It has been my plan for over 20 years to experiment with a flooring system that uses compacted sawdust and wood chips coated in clay, to create a floor slab that is sturdy enough to support a wooden floor with no joists. I'm now in a good position to do this. 2x4 or 2x6 sleepers set into this insulating, cob like material will provide a nailing surface for the floor boards. A rubber pond liner will prevent moisture from coming up.
Good drainage and grading of the surrounding landscape will ensure that standing water is never an issue. The rubble trench will drain to daylight on the downhill side.
A cedar mill one mile from my door has free piles of the waste wood and sawdust for the slab.
As it dries, the material may crack. I'll fill the cracks. A rocket mass heater will be installed before the floor slab is placed. This will be run with lots of ventilation in order to shorten dry time.
The floor will sit atop a layer of gravel that connects to the rubble trench. The sawdust portion will sit about 6 inches above the terrain which is on well drained glacial till near the crest of a valley, and is not prone to flooding.
This is the same little building that will use the post in a bag post system. I intend to test that along with my gabion pebble wall, aquaponic roof, and several other innovations. Less than $2000 will be spent.
I'm waiting for someone while on a cell, so I can't do the links right now. Here's the view and a couple of potential locations. More tonight.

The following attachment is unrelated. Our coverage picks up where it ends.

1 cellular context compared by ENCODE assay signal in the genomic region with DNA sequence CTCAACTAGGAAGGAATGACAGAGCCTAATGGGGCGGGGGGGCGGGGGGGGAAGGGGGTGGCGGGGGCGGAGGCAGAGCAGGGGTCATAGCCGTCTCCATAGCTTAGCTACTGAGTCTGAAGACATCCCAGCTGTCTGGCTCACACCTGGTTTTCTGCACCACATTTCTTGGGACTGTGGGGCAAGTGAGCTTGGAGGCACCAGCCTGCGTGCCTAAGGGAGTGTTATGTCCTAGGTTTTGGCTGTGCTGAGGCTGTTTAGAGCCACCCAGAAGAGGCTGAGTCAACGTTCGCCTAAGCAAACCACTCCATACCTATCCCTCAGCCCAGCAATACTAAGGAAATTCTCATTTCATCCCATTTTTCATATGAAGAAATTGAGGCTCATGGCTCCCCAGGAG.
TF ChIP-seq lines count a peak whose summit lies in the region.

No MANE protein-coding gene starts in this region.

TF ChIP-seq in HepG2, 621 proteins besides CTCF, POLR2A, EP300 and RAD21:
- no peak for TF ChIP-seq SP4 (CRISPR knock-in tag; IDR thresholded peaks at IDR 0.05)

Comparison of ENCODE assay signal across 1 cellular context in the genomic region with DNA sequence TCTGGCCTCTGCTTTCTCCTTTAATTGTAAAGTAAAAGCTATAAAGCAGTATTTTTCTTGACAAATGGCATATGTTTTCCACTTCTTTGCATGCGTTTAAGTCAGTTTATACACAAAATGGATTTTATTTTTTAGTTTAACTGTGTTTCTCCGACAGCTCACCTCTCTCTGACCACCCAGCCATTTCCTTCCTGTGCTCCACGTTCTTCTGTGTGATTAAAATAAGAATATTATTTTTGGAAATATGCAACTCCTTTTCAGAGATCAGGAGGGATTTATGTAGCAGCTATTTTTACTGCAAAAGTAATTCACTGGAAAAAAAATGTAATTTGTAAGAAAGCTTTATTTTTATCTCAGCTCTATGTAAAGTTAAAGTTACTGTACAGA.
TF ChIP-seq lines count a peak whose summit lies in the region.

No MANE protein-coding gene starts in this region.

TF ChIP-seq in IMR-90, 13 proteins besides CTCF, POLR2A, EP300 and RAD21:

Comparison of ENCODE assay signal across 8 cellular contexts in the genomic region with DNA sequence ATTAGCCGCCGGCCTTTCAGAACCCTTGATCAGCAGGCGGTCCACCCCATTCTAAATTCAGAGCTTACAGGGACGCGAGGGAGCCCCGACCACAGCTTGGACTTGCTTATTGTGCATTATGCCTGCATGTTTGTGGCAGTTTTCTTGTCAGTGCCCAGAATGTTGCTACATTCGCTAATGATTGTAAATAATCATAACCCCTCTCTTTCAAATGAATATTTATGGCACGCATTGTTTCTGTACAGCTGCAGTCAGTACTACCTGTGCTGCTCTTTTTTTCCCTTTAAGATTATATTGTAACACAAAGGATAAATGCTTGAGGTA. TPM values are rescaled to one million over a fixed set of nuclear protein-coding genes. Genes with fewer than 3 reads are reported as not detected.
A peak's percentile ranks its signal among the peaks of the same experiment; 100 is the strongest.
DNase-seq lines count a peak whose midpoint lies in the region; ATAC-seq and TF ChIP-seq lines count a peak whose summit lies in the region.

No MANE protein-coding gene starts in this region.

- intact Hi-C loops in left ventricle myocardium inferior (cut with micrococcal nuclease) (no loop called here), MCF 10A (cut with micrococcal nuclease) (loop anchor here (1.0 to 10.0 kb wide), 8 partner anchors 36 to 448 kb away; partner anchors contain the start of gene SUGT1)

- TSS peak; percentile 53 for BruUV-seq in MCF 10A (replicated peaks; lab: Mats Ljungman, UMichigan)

"If you want to save the environment, build a city worth living in." - Wendell Berry
Location: Victoria British Columbia-Canada
posted 5 years ago
Brian Knight wrote:All we are is cedar saw dust in the wind
--- I wear an asbestos grade mask whenever moving sawdust or milling dry cedar. It takes a long time to break down inside us as well. I remember a few years ago there was an explosion at a cedar mill. The fine dust can explode just like flour dust. Once on Halloween, I entertained the kids by shoveling very fine sawdust from floor sanding high into the air, upwind from a bonfire. We didn't have any fireworks, but with flames that shot 30 ft up were a crowd pleaser. It was quite a show.
Here's Kansas live in 78 --- Dust in the wind ---
--- Some really nice violin. I wonder how he controlled that hair in a stiff wind ?
Location: Salt Lake Valley, Utah, hardiness zone 6b/7a
posted 4 years ago
I came across a mineralized woodchip floor leveling product earlier this year, Cemwood. Unfortunately, it is a German company, so it would be prohibitively expensive to ship. Anyway, I was thinking that if Dale installed the coated mix pre-dried and loose, he would avoid the problem of cracking. I assume that such a system requires a floating floor, as is shown in their how-to video.